Triathlon Magazine Canada

Zwift Tri Battle Royale


Zwift Tri Battle Royale

In the end the stats played out – going into the one-on-one race between Jan Frodeno and Lionel Sanders at the Zwift Tri Battle Royale, if you looked at the stats between the two athletes there was no way Sanders was going to best the German Olympic gold medalist and three-time Ironman world champion.

Even after Sanders set a personal best swim split of 50:58 opening leg of the race, he was still five minutes behind Frodeno, who went 45:58. Frodeno bobbled his helmet in transition, losing a few seconds, but quickly got things together and was quickly driving the pace on the bike.

Sanders would close the gap a bit through the first 40 km of the bike despite scaring his fans as he took the first of the banked turnaround corners a bit hot, but by 60 km Frodeno was starting to pull clear. By the end of the bike Frodeno’s blazing 3:55:22 was 5:04 faster than Sanders (4:00:26), both amazing rides considerin­g the rainy conditions that made the roads extremely slick and the tempearatu­re a bit cool for athletes riding at 45 kph.

Out on the run Frodeno quickly got into a steady-paced stride and appeared to be well on his way towards shattering his own world-best time (7:35:39) set at Challenge Roth in 2016, on a pace that would have seen him hit the finish line in 7:21. Sanders was keeping pace, too, still well back, but also on track for a super-fast, sub-7:30 finish.

As he rounded the corner at the end of the first lap of the run, though, Frodeno slipped on the wet carpet at the finish area, landing hard on his hip. He got up, but was obviously in a lot of pain. He managed to get back to pace, though, and resumed his quest for a new record.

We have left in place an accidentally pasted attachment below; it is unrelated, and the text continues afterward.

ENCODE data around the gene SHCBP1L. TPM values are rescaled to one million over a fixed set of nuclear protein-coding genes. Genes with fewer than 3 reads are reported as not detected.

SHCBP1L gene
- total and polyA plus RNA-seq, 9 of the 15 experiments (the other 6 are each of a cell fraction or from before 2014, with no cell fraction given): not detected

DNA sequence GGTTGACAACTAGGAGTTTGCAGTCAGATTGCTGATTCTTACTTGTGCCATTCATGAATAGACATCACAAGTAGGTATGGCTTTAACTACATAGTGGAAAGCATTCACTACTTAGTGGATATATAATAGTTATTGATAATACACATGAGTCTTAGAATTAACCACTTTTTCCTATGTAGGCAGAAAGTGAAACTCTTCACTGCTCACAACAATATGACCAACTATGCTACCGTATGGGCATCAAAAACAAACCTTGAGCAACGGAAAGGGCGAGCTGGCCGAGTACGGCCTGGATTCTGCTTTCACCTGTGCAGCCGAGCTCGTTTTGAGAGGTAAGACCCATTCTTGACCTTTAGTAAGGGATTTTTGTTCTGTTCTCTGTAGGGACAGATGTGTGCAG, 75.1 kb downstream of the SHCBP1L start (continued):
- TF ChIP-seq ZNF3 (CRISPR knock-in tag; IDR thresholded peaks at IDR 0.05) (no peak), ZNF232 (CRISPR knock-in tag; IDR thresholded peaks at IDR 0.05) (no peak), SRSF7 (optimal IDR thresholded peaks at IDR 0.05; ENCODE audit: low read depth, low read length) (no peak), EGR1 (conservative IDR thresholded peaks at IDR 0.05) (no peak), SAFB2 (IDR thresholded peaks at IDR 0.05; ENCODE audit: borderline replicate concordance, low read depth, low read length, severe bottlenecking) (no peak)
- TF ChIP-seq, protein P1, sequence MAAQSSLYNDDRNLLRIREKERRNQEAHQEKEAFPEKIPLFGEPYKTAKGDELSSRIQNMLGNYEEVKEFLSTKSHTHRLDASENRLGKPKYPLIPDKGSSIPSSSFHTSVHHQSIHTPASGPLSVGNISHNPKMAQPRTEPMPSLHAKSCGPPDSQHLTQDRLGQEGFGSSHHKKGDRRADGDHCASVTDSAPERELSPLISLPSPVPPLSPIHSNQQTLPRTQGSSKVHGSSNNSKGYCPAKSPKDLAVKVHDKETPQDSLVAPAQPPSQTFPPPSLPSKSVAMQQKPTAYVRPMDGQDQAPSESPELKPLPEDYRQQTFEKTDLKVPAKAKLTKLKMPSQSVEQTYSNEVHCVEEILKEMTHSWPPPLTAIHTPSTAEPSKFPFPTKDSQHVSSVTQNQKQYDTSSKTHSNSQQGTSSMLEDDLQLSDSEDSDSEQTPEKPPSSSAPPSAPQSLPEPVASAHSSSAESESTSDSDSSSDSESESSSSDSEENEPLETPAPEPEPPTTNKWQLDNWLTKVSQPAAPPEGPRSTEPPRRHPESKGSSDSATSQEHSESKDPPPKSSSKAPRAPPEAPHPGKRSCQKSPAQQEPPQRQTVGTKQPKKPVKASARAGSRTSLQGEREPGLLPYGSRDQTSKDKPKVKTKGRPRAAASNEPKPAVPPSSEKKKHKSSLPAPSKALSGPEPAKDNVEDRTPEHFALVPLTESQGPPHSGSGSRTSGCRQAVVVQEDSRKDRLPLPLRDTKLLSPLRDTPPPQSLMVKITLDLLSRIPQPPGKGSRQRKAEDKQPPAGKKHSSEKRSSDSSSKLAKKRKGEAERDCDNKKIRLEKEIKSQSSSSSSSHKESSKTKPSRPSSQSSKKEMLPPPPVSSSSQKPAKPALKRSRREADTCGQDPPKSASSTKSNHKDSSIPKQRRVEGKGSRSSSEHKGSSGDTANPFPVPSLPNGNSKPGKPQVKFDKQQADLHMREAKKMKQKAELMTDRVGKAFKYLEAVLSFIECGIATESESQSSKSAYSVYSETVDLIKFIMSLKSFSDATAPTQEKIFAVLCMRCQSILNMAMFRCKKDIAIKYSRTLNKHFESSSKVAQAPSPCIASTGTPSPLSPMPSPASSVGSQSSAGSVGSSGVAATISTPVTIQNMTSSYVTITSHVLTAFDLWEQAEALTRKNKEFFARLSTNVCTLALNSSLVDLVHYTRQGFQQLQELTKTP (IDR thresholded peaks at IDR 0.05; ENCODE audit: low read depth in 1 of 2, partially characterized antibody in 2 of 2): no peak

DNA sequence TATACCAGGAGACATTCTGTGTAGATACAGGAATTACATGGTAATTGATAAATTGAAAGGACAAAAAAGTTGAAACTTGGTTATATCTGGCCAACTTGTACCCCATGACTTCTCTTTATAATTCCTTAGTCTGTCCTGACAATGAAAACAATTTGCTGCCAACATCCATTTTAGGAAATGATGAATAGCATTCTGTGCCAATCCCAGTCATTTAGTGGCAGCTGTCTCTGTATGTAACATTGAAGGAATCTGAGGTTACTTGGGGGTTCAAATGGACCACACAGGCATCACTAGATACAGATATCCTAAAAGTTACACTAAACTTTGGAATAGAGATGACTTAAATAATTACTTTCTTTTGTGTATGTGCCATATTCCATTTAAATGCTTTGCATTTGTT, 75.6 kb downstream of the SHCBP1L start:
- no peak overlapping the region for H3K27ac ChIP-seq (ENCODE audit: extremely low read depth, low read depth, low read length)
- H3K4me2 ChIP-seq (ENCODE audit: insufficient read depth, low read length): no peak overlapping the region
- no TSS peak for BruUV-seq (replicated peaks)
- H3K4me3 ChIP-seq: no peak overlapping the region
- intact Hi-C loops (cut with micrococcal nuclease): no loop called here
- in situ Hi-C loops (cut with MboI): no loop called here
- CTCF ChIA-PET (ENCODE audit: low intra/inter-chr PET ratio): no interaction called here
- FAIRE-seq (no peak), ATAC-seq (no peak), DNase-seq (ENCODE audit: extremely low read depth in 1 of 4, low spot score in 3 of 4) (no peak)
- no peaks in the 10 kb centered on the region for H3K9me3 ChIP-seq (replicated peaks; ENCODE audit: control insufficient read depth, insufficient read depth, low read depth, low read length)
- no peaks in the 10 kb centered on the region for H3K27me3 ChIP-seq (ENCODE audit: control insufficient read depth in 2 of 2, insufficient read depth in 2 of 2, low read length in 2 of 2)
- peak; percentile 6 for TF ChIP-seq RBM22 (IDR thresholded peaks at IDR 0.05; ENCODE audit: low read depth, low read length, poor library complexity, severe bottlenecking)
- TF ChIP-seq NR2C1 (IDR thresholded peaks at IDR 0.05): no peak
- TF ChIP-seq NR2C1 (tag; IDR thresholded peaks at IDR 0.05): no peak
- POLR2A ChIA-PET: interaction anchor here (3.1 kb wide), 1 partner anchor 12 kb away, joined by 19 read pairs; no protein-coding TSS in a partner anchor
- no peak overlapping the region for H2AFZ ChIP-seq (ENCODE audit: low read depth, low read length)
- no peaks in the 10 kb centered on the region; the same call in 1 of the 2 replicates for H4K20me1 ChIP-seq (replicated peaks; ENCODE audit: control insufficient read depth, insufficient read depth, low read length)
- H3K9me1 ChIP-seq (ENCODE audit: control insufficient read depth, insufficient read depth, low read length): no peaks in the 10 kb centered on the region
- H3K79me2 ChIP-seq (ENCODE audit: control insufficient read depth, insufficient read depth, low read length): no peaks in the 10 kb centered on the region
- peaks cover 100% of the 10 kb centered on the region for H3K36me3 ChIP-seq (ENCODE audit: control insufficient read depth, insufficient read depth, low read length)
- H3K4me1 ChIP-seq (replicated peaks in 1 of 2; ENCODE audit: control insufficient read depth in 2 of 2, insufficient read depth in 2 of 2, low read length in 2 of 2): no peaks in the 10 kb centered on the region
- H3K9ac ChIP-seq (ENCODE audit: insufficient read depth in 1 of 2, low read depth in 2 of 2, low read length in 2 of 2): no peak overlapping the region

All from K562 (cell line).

Sanders continued to look strong through the first half of the run, but for both athletes the last half of the marathon was a struggle. Frodeno appeared to be favouring his hip, but the exhaustion of the effort was becoming clear. While he slowed, Frodeno was able to hold things together enough to improve on the world best time, going an amazing 7:27:53.

“That was so hard,” Frodeno said after the race. “I’m speechless, but I’m a broken man right now. It got quite cold on the bike. It was just amazing to do this kind of thing. Sanders would really slow over the last 10 km, but still managed to hang on for a personal-best time himself – 7:43:32. He was able to put Frodeno’s amazing performanc­e in perspectiv­e after the race: “Jan is an amazing athlete,” Sanders said. “It wasn’t that fast conditions today, that’s the impressive part. It’s the opportunit­y of a lifetime to go against the world’s best and your hero.”

More stats

Swim: Frodeno averaged 1:12 for the 3.8-km swim, starting the first of four laps averaging 1:13/100 m, then moving down to 1:12s for the next two laps, and finishing at 1:11/100m. Bike: Frodeno averaged 45.91 km/h for the entire bike ride. Over the five laps his fastest was the first lap, where he averaged 46.9 km/h. The next was

46.2, followed by 45.8, 45.4 and 44.7. In terms of power, Frodeno averaged

305 watts, while Sanders averaged 312 watts. Frodeno appears to be able to hold a more aero position on the bike – he averaged seven watts less and went

3:55:22 to Sanders’ 4:00:26. Run: After the blistering bike ride, Frodeno “only” had to run a 2:51 marathon to set a new record. As mentioned, he went down hard at the end of the first lap of the run, where he averaged 3:42/km. After the fall he averaged 3:48/km for the second lap, 3:55/km for the third and then 4:09/km for the final lap of the run.—KM

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 ??  ?? BELOW Sanders on his Canyon Speedmax CFR
BOTTOM Jan Frodeno hits the turnaround
BELOW Sanders on his Canyon Speedmax CFR BOTTOM Jan Frodeno hits the turnaround

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